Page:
Epidemics like the coronavirus, recently evolved or new to an area, are not unusual in world history, or the history of the Pacific Northwest. They have appeared time and again, whether the Bubonic Plague in 14th century Europe, the smallpox pandemic of the early 1500s in the Americas, or more recent plagues of the 20th century: The 1918 influenza, 1950s polio, 1980s AIDS. Each epidemic has followed a more-or-less predictable sequence: Sudden introduction and rapid spread in “virgin soil” populations, death and suffering, social disruption and culture change.

We’ve seen and experienced all this with the coronavirus. But the epidemics of the past were, by almost every measure, far worse — in symptoms and suffering, in proportion of those who died, in destruction of families and communities, and in culture loss, replacement and change.

The effects were especially dire when peoples from distant parts of the world, with their own distinctive inventory of diseases first met and where medical systems did not have the knowledge, treatments or capacity to respond. Such was the Pacific Northwest in the late 1700s and early 1800s, when Euro-American explorers, traders and settlers encountered Indigenous Native Americans. In rapid succession, they brought new diseases and epidemics — smallpox, malaria, measles — most far deadlier than coronavirus and many times more destructive in their social and cultural effects. The cumulative impact of introduced diseases on Native Northwest peoples was nothing short of apocalyptic; and the process of how they spread, and their effects, must be recognized, acknowledged and understood by all of us.

In the late 1770s or early 1780s, a smallpox epidemic spread through (apparently) the entire Pacific Northwest. The most likely year was 1781, concurrent with a smallpox pandemic that occurred in the rest of North America; and the most likely mode of entry was from two infected men left behind by a ship off the northern Oregon coast, though research for my book, “The Coming of the Spirit of Pestilence,” suggests the disease may have arrived earlier and by other routes. Like COVID, smallpox spreads through “droplet infection”— breathing, close contact and touch. It circulates rapidly and efficiently in small face-to-face societies, and by movement between communities. 

Members of the 1792-94 Vancouver and 1804-05 Lewis and Clark expeditions commented on the prevalence of pockmarked natives and long abandoned villages. Native informants told early visitors of widespread mortality. From the North Coast Haida chief Kowes said “the small Pox swept off two-thirds of the people,” and from the lower Columbia “the Clatsops inform us that this disorder raged in their towns and destroyed their nation.”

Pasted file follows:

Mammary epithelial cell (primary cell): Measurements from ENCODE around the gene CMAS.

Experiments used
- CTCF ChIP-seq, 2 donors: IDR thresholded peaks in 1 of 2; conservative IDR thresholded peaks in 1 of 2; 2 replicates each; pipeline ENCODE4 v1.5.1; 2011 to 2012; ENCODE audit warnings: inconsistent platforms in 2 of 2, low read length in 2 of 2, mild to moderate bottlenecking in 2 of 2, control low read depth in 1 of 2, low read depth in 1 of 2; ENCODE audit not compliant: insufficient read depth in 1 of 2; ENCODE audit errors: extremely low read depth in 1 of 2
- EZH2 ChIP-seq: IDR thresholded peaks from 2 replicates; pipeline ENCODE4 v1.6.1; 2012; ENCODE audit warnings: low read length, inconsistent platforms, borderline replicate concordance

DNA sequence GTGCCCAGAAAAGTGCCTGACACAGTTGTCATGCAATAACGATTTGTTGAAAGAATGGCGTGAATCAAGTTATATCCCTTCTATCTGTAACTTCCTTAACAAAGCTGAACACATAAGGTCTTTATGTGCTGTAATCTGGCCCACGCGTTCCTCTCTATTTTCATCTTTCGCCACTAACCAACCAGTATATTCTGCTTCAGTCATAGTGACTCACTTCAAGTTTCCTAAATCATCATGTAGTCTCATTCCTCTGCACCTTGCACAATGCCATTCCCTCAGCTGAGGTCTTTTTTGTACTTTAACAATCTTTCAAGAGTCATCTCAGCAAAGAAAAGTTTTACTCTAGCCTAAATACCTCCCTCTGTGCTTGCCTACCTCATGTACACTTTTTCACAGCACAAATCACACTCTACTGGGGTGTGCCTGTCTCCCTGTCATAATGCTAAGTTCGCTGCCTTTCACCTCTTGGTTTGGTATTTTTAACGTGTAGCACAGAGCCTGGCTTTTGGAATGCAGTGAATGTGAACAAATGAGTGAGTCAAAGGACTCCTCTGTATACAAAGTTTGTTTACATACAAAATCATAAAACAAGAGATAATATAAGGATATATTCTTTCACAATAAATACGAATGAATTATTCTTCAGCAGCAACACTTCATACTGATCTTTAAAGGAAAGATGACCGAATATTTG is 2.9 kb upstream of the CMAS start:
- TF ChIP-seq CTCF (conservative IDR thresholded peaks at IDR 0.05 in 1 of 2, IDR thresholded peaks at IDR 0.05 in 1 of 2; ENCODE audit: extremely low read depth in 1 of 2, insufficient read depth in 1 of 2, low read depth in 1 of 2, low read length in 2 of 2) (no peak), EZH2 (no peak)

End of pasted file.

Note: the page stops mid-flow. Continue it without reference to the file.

We’ll never know the number of people who died from the first epidemic, but studies of smallpox outbreaks in non-immune virgin-soil populations suggest that an average 30% of those infected die a gruesome death. Immunity-producing variolation (by powdered smallpox scabs scratched into the skin) was available on the East Coast in 1781, but the first smallpox vaccine was not developed until 1796, so the Northwest epidemic ran its course unimpeded.


The next major Northwest epidemic to appear was “fever and ague,” recurring each summer during the 1830s in “interior valleys” west of the Cascades, from the Cowlitz to the Rogue rivers. The epidemiology, symptoms, treatments point to virgin-soil malaria. Malaria, spread by mosquitoes (a fact not proven until 1897), was treated with cinchona bark and quinine, available at the Hudson’s Bay Company’s Fort Vancouver, but in quantities sufficient enough to treat only the fort employees — Indians were reluctantly turned away. Hudson’s Bay and other estimates suggest that from the Portland basin and Willamette Valley alone in the 1830s, there were more than 13,000 Indigenous deaths, or 88% of the prior population. Villages and bands disappeared or consolidated; elderly knowledge holders and specialists died off; families disintegrated, and there was a collective trauma among the survivors.

As settlers began to arrive in the 1840s, more exotic diseases came with them; at Cowlitz Hudson’s Bay Company employee George Roberts recalled, “Every fall the Indians were excited as to what new ill was to come …. Every year [the immigrants] brought something new …. Whooping cough, measles, typhoid fever ETC. …. the country was free from all these maladies till then — when first introduced they seemed much more violent than now …. [and] scourged the poor Indians dreadfully.”